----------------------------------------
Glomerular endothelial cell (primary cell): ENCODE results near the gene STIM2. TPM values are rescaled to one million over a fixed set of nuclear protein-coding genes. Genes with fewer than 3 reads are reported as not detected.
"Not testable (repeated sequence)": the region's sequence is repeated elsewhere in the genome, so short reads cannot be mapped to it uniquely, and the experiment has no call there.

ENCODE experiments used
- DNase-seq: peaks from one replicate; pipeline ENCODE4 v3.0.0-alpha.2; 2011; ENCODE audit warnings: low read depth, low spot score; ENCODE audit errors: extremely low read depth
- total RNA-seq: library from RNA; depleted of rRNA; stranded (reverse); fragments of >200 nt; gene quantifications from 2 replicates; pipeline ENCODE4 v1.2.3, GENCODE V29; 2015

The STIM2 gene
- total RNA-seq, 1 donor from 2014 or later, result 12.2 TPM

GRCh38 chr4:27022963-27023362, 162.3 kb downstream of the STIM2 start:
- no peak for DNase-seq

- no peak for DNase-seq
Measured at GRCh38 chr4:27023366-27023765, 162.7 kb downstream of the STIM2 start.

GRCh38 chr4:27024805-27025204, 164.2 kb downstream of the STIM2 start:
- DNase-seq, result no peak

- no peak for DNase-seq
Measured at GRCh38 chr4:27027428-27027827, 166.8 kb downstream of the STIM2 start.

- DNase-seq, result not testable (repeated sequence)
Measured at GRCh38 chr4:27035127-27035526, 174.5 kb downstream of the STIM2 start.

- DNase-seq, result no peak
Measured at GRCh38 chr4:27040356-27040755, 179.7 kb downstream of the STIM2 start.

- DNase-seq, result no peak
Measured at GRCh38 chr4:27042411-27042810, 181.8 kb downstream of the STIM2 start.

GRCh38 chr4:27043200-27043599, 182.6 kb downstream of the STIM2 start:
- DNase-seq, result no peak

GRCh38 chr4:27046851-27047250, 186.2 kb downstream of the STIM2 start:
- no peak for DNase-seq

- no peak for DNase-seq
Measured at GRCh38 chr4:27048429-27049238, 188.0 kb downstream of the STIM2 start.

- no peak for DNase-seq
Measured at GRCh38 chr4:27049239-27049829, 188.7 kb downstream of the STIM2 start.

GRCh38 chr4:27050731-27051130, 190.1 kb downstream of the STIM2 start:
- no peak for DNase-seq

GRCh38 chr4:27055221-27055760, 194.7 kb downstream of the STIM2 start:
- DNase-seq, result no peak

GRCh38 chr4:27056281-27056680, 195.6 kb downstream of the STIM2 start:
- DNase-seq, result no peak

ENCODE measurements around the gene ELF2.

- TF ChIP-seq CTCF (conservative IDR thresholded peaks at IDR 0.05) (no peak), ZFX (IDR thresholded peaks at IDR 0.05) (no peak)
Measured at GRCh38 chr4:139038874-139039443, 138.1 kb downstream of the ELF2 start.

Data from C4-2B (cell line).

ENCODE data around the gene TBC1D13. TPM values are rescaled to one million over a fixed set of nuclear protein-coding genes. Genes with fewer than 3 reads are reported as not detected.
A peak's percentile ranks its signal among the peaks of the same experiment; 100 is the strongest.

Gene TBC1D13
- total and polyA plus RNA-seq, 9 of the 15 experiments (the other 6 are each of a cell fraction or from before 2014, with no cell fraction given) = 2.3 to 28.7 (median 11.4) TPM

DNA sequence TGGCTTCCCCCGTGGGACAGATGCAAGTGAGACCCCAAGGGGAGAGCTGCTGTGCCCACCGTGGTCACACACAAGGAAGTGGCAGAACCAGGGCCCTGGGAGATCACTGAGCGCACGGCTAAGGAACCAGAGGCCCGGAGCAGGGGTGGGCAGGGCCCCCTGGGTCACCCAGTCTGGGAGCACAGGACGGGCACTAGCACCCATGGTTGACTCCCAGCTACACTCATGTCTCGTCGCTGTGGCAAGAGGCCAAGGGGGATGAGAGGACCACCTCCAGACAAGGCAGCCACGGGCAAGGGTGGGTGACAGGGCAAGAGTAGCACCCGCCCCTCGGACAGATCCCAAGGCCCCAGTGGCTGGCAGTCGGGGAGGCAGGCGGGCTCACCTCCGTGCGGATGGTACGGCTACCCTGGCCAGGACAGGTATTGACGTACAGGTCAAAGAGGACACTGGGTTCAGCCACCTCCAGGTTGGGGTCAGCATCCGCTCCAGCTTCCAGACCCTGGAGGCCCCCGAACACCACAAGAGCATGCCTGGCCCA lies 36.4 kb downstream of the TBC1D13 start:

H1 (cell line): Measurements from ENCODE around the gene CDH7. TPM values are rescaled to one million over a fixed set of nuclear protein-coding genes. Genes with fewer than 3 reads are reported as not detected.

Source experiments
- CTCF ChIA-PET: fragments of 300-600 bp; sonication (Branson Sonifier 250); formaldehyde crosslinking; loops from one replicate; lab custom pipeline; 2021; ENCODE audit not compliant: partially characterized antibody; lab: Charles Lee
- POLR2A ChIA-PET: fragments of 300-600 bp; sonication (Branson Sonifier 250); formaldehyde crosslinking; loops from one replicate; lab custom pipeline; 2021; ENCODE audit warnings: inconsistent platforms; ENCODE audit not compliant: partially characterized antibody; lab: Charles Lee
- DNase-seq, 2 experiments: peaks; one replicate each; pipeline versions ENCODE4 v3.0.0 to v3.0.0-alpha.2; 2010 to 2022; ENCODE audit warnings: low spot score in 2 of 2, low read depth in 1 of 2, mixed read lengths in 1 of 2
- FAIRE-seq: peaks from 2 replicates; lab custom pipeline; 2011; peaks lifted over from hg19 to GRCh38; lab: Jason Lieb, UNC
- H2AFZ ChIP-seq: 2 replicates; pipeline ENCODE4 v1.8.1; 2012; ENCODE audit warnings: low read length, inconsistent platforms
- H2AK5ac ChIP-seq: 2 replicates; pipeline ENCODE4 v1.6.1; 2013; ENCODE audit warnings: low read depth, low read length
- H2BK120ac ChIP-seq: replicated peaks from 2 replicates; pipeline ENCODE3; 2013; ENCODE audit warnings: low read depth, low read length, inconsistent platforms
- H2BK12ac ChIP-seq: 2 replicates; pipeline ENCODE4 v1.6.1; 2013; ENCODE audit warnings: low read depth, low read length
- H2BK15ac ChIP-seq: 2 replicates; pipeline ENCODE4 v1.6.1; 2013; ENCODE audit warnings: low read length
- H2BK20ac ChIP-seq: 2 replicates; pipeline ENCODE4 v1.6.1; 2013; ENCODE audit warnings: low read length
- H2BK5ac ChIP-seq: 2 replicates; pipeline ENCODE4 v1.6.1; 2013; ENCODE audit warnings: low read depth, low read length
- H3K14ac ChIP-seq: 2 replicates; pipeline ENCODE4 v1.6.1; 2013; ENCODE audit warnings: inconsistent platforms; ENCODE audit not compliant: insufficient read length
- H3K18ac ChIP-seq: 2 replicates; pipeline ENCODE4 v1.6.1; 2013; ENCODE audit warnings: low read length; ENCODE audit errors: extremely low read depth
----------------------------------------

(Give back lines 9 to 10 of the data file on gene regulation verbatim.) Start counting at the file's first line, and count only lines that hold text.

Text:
- no peak for DNase-seq

- no peak for DNase-seq